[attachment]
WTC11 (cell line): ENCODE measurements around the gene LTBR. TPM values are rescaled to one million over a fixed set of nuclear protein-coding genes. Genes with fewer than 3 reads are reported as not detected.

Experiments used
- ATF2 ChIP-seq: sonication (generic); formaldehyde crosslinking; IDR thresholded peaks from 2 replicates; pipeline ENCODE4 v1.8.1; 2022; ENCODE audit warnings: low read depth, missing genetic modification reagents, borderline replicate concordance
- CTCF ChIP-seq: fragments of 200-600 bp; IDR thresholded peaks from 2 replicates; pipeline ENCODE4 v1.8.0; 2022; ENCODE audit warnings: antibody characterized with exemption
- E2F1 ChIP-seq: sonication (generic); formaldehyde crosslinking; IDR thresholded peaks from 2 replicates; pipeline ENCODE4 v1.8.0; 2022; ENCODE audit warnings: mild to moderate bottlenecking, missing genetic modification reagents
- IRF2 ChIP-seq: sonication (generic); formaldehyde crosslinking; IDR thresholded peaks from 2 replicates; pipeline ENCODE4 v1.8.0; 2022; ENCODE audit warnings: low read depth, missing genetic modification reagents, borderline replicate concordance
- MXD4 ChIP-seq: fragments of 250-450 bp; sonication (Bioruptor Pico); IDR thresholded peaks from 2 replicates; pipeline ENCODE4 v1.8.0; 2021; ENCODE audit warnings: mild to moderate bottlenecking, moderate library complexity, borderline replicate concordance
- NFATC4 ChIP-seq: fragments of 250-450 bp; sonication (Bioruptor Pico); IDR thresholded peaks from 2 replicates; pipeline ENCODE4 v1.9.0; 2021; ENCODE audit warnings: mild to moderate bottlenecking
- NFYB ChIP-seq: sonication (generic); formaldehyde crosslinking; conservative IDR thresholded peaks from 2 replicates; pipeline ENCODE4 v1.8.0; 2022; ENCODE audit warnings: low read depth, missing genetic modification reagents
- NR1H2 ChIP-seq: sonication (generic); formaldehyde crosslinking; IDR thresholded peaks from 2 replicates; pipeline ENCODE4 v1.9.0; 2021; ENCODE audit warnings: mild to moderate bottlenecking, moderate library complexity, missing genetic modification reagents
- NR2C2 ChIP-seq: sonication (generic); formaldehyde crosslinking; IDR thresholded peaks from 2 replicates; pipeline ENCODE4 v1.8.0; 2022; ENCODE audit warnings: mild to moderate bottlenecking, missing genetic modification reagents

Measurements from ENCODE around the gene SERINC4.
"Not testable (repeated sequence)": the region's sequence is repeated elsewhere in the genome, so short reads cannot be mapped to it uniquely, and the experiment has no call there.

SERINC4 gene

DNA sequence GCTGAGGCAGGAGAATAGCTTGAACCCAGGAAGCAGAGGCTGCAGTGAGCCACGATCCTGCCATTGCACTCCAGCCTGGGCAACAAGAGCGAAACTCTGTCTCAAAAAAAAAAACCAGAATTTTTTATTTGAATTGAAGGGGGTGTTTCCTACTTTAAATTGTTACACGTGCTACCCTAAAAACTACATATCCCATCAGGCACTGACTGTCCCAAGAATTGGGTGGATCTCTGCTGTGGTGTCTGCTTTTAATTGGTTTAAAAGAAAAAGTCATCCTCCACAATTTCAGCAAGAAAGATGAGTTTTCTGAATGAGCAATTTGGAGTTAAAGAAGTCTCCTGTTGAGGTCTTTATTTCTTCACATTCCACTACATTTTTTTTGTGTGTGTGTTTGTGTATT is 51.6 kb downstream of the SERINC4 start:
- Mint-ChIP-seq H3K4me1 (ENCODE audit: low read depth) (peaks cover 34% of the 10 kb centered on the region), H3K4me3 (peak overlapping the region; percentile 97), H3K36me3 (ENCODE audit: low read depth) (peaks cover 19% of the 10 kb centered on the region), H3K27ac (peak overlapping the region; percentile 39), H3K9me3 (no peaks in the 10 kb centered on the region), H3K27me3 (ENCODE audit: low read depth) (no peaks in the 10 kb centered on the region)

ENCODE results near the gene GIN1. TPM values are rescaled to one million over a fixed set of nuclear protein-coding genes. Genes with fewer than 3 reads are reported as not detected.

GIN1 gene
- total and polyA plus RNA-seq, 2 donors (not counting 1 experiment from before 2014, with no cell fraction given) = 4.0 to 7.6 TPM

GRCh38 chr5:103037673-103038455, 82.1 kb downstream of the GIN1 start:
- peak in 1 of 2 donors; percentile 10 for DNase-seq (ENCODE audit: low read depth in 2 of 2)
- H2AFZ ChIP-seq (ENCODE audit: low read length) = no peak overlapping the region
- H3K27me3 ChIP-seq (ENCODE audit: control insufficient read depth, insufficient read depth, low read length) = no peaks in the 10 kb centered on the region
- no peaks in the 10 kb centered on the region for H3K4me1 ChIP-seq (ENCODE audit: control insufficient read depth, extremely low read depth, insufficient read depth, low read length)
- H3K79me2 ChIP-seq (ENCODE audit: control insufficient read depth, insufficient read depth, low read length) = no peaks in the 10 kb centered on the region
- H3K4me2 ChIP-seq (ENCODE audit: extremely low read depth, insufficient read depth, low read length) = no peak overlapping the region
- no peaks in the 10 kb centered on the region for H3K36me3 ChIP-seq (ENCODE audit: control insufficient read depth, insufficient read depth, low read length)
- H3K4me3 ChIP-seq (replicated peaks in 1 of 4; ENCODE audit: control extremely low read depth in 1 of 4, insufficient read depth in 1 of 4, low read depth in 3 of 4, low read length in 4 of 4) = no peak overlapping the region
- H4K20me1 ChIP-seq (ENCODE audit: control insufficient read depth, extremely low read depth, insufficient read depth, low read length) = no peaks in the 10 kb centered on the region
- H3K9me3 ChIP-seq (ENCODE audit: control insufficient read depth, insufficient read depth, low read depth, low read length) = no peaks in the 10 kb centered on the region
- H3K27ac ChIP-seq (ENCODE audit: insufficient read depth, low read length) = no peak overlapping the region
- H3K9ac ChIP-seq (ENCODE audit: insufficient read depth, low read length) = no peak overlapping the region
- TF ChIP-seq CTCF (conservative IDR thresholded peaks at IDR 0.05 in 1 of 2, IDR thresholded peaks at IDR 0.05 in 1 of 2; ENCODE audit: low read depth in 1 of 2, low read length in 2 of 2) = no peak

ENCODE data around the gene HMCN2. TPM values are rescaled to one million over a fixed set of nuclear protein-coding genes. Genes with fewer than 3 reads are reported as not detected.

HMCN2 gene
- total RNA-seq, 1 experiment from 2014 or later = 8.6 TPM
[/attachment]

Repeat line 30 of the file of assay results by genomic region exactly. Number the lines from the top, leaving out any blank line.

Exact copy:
- H3K9me3 ChIP-seq (ENCODE audit: control insufficient read depth, insufficient read depth, low read depth, low read length) = no peaks in the 10 kb centered on the region